Today's Lesson: Why the Fed Raised Its Rates in 1931

Includes: DBV, QQQ, SPY, UDN, UUP
by: Gary Smith

In Northern Trust's latest Global Economic Research [.pdf], Paul Kasriel gives us a history lesson, recalling the sharp interest rate cuts by both the U.S. Federal Reserve and the Bank of England from late 1929 until mid-1931. There followed a run on the pound, which the Bank of England countered by sharply re-raising its rates and then abandoning the Gold Standard in September 1931. Similarly pressured, and facing a heavy gold outflow, the Fed raised its rates. Kasriel explained the need for the history lesson: so that we can understand why the Fed's current interest rate policy could similarly be "constrained by developments in the foreign exchange markets."

While there may be no run on the currency today, Kasriel does recognize a "walk on the dollar," and, in the light of other major central bankers' expressed reluctance to lower their interest rates further, continued reductions by the Fed, he suggests, would put downward pressure on the greenback.

But, in our opinion, what could turn a walk on the dollar into a sprint would be a decision by the Chinese and/or Saudi central banks to eliminate the pegs of their currencies to the greenback. Now, what would motivate these central banks to sever the peg? The desire to rein in their domestic inflation. In an environment in which the dollar is under downward pressure, the by-product of pegging one’s currency is higher inflation in the economy whose central bank is pegging.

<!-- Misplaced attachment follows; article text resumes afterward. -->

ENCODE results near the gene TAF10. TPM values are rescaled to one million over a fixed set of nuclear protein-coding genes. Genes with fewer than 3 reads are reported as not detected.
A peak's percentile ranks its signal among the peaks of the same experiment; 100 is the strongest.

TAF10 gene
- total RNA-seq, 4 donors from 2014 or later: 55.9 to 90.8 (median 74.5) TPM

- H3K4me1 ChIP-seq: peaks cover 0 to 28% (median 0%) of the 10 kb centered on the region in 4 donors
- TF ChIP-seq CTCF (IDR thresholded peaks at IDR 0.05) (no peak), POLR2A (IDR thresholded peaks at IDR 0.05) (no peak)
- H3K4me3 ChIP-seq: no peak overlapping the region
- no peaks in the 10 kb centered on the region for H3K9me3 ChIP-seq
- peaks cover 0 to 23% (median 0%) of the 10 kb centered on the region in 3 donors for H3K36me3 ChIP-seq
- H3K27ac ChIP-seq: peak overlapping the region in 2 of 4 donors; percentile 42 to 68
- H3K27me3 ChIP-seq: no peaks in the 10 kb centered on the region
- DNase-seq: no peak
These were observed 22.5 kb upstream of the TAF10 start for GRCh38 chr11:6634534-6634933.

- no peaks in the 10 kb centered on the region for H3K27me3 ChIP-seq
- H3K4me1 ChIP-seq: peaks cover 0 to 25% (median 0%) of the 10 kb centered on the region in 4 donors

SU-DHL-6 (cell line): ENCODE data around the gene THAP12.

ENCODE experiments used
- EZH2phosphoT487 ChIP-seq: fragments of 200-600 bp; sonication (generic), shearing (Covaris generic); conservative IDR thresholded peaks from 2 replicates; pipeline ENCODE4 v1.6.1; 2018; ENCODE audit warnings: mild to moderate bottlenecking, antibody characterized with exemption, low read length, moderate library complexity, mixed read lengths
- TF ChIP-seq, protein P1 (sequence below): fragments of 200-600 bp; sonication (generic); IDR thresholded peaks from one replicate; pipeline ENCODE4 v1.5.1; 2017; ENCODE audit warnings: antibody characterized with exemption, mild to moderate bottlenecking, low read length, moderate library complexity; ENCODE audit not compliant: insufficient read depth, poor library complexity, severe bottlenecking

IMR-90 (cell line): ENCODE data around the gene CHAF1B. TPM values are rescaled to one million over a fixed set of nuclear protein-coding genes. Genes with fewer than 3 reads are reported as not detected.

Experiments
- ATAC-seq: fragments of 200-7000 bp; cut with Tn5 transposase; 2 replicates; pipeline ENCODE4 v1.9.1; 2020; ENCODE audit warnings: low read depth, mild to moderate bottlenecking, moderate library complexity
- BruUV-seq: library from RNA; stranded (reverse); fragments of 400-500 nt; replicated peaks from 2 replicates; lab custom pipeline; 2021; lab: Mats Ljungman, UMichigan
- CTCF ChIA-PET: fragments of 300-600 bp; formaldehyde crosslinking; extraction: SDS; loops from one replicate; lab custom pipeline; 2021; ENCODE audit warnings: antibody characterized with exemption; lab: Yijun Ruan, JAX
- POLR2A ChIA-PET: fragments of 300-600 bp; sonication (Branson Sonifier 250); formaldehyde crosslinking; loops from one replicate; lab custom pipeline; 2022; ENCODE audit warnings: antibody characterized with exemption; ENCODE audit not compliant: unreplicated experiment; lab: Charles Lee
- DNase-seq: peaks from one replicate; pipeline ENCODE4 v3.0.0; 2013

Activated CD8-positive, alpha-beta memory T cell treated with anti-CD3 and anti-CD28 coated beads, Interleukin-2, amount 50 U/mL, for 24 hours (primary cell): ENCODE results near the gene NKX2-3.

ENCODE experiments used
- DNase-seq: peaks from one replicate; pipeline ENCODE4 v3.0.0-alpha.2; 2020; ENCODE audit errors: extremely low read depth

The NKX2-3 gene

The inflation mechanics are as follows. The pegging central bank has to buy U.S. dollars in the foreign exchange market in order to prevent the dollar from falling against its currency. The dollar-buying central bank purchases dollar with its own currency. The dollar-buying central bank gets its own currency the same way all central banks get their own currency – it figuratively “prints” it. The dollar-purchasing central bank therefore floods its economy with its own base money, resulting in inflation – inflation in the prices of goods/services and inflation in the prices of assets.

What would happen, Kasriel ponders, if the Chinese and Saudis abandoned the pegging of their currencies to the U.S. dollar:

Some commentators have referred to the Chinese and Saudi pegging of their currencies to the U.S. dollar as “Bretton Woods II.” We wonder if the demise of Bretton Woods II is not close at hand. If it is, the greenback could plunge, U.S. consumer inflation could spike, and the Fed would have little choice but to stop cutting its policy interest rate, and, perhaps, even have to raise it, as it did in October 1931. As Mark Twain said, “History does not repeat itself, but it does rhyme.”